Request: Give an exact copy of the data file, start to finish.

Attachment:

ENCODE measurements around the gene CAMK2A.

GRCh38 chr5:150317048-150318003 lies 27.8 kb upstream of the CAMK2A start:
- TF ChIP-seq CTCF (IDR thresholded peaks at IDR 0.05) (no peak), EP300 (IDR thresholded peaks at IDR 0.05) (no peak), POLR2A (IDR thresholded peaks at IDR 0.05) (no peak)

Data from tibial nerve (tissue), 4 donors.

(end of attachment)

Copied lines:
ENCODE measurements around the gene CAMK2A.

GRCh38 chr5:150317048-150318003 lies 27.8 kb upstream of the CAMK2A start:
- TF ChIP-seq CTCF (IDR thresholded peaks at IDR 0.05) (no peak), EP300 (IDR thresholded peaks at IDR 0.05) (no peak), POLR2A (IDR thresholded peaks at IDR 0.05) (no peak)

Data from tibial nerve (tissue), 4 donors.